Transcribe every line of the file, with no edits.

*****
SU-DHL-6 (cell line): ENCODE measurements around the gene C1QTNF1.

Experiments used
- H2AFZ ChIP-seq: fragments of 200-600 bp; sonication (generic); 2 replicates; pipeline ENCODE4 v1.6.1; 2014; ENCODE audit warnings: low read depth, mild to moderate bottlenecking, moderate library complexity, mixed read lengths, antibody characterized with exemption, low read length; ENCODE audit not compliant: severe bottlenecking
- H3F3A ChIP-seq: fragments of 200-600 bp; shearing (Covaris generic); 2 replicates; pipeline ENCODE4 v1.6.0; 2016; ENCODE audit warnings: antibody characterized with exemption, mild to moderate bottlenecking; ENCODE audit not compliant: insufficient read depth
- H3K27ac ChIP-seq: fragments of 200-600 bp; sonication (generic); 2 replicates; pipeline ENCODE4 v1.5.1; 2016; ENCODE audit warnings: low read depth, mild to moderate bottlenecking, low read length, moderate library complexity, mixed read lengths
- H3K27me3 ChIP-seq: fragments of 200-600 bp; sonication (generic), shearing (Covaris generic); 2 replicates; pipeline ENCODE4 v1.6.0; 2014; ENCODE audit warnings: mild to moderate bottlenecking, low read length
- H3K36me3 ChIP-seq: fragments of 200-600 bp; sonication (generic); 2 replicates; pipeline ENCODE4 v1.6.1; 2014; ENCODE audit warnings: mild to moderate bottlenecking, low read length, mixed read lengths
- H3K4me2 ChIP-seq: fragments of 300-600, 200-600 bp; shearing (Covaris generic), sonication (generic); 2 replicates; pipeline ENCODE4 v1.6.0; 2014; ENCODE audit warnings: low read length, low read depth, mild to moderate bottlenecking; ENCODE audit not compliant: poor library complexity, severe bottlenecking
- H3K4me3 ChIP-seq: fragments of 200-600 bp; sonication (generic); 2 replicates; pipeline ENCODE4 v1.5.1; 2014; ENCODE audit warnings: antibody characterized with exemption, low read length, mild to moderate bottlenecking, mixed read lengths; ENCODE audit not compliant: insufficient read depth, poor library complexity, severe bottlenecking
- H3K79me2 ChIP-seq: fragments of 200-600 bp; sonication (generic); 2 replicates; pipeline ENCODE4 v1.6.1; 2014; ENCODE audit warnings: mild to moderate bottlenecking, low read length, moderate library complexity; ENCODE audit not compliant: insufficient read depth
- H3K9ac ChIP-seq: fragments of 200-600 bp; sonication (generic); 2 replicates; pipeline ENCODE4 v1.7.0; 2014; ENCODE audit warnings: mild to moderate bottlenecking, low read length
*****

SU-DHL-6 (cell line): ENCODE measurements around the gene C1QTNF1.

Experiments used
- H2AFZ ChIP-seq: fragments of 200-600 bp; sonication (generic); 2 replicates; pipeline ENCODE4 v1.6.1; 2014; ENCODE audit warnings: low read depth, mild to moderate bottlenecking, moderate library complexity, mixed read lengths, antibody characterized with exemption, low read length; ENCODE audit not compliant: severe bottlenecking
- H3F3A ChIP-seq: fragments of 200-600 bp; shearing (Covaris generic); 2 replicates; pipeline ENCODE4 v1.6.0; 2016; ENCODE audit warnings: antibody characterized with exemption, mild to moderate bottlenecking; ENCODE audit not compliant: insufficient read depth
- H3K27ac ChIP-seq: fragments of 200-600 bp; sonication (generic); 2 replicates; pipeline ENCODE4 v1.5.1; 2016; ENCODE audit warnings: low read depth, mild to moderate bottlenecking, low read length, moderate library complexity, mixed read lengths
- H3K27me3 ChIP-seq: fragments of 200-600 bp; sonication (generic), shearing (Covaris generic); 2 replicates; pipeline ENCODE4 v1.6.0; 2014; ENCODE audit warnings: mild to moderate bottlenecking, low read length
- H3K36me3 ChIP-seq: fragments of 200-600 bp; sonication (generic); 2 replicates; pipeline ENCODE4 v1.6.1; 2014; ENCODE audit warnings: mild to moderate bottlenecking, low read length, mixed read lengths
- H3K4me2 ChIP-seq: fragments of 300-600, 200-600 bp; shearing (Covaris generic), sonication (generic); 2 replicates; pipeline ENCODE4 v1.6.0; 2014; ENCODE audit warnings: low read length, low read depth, mild to moderate bottlenecking; ENCODE audit not compliant: poor library complexity, severe bottlenecking
- H3K4me3 ChIP-seq: fragments of 200-600 bp; sonication (generic); 2 replicates; pipeline ENCODE4 v1.5.1; 2014; ENCODE audit warnings: antibody characterized with exemption, low read length, mild to moderate bottlenecking, mixed read lengths; ENCODE audit not compliant: insufficient read depth, poor library complexity, severe bottlenecking
- H3K79me2 ChIP-seq: fragments of 200-600 bp; sonication (generic); 2 replicates; pipeline ENCODE4 v1.6.1; 2014; ENCODE audit warnings: mild to moderate bottlenecking, low read length, moderate library complexity; ENCODE audit not compliant: insufficient read depth
- H3K9ac ChIP-seq: fragments of 200-600 bp; sonication (generic); 2 replicates; pipeline ENCODE4 v1.7.0; 2014; ENCODE audit warnings: mild to moderate bottlenecking, low read length